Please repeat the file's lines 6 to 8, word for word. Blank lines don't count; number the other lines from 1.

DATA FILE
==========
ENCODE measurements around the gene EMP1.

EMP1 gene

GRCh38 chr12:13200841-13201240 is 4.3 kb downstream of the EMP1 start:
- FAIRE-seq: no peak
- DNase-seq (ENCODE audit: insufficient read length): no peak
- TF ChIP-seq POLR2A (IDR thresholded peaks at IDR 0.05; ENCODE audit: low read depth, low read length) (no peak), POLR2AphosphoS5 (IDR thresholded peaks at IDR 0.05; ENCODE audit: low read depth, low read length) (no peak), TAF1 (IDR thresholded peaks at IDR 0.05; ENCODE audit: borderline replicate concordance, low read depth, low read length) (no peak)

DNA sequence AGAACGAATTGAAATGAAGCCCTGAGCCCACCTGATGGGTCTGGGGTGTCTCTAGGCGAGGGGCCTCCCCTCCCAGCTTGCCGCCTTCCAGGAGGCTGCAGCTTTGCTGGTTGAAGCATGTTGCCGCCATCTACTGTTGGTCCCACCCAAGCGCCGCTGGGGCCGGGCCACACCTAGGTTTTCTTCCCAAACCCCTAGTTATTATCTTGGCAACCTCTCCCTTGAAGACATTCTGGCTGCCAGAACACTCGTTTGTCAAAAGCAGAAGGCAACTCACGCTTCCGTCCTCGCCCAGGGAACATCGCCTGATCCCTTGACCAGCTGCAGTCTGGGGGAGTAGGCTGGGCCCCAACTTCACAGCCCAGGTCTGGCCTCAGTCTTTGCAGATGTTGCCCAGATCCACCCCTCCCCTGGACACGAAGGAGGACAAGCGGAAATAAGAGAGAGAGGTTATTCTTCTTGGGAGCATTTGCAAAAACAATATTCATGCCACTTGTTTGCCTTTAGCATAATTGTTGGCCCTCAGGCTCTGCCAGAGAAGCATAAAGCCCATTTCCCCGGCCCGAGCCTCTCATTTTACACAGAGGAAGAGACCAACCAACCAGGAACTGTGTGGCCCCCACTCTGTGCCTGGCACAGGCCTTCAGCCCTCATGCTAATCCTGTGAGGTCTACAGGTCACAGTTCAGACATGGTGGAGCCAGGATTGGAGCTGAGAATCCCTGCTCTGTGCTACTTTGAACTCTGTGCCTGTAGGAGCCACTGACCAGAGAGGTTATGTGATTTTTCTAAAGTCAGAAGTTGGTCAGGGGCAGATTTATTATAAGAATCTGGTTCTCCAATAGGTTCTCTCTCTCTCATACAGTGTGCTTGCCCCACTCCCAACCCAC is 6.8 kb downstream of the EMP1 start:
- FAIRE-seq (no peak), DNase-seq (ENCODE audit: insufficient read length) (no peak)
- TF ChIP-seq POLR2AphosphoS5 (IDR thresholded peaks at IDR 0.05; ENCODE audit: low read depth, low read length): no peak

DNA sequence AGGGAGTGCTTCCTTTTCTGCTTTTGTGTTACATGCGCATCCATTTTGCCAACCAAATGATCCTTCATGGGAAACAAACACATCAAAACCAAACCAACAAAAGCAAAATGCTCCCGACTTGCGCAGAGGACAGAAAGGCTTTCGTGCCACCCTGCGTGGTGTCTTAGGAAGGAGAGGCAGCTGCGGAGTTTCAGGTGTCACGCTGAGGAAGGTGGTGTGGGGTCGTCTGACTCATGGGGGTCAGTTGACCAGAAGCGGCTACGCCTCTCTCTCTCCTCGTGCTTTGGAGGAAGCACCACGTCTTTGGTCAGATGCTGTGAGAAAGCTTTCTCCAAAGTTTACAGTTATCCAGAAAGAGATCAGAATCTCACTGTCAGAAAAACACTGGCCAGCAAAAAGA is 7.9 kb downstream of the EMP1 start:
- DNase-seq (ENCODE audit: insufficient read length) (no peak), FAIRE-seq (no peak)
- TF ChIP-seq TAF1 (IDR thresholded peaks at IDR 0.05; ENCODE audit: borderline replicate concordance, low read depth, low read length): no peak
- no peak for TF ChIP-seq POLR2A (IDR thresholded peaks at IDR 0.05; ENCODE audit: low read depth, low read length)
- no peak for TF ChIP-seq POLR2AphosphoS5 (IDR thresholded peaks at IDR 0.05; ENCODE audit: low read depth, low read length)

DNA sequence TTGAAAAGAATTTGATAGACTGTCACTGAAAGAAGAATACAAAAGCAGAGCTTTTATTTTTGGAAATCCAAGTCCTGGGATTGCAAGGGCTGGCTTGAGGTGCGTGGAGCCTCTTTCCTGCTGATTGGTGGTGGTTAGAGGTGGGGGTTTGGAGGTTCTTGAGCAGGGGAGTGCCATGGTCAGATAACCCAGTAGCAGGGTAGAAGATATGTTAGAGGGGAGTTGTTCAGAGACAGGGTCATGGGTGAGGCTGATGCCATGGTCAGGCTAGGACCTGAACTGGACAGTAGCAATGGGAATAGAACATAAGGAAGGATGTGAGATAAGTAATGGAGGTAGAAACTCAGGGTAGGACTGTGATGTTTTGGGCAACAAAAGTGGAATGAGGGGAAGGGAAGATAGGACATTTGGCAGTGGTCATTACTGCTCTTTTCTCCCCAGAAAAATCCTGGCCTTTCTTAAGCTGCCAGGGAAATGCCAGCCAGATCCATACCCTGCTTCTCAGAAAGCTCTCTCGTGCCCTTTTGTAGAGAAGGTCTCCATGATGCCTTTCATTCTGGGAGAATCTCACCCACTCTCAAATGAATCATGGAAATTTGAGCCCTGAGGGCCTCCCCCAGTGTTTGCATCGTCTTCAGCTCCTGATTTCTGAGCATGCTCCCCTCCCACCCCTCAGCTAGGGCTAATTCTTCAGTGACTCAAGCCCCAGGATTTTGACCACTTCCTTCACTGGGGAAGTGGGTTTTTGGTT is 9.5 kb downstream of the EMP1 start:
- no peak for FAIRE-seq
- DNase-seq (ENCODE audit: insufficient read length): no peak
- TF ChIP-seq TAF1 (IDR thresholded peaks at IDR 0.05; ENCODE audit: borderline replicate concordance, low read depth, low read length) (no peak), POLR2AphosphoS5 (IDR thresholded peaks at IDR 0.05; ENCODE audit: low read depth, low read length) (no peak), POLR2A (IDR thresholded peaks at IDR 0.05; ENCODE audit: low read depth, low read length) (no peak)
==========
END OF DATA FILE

- TF ChIP-seq POLR2A (IDR thresholded peaks at IDR 0.05; ENCODE audit: low read depth, low read length) (no peak), POLR2AphosphoS5 (IDR thresholded peaks at IDR 0.05; ENCODE audit: low read depth, low read length) (no peak), TAF1 (IDR thresholded peaks at IDR 0.05; ENCODE audit: borderline replicate concordance, low read depth, low read length) (no peak)

DNA sequence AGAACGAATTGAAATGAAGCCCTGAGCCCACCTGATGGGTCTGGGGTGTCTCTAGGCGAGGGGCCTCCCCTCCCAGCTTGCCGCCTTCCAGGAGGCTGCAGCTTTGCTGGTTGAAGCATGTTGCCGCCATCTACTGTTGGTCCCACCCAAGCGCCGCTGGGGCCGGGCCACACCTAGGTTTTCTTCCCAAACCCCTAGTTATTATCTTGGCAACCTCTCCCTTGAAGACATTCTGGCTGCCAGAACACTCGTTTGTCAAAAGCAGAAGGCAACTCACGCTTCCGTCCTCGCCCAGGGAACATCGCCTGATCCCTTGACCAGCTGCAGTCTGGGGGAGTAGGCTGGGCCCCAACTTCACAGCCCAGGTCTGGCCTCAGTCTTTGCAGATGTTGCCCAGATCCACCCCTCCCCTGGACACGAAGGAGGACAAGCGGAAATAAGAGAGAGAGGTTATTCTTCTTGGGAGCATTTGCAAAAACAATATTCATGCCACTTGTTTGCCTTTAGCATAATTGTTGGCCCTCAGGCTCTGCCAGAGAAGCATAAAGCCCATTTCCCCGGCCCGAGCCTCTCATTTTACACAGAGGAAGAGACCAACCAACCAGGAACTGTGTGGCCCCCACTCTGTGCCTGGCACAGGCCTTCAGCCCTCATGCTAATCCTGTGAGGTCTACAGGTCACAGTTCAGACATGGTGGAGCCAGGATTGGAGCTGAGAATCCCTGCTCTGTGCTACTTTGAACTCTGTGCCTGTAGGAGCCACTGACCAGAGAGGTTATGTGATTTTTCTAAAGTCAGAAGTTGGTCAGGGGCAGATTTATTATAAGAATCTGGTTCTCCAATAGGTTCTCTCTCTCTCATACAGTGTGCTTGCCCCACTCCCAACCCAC is 6.8 kb downstream of the EMP1 start:
- FAIRE-seq (no peak), DNase-seq (ENCODE audit: insufficient read length) (no peak)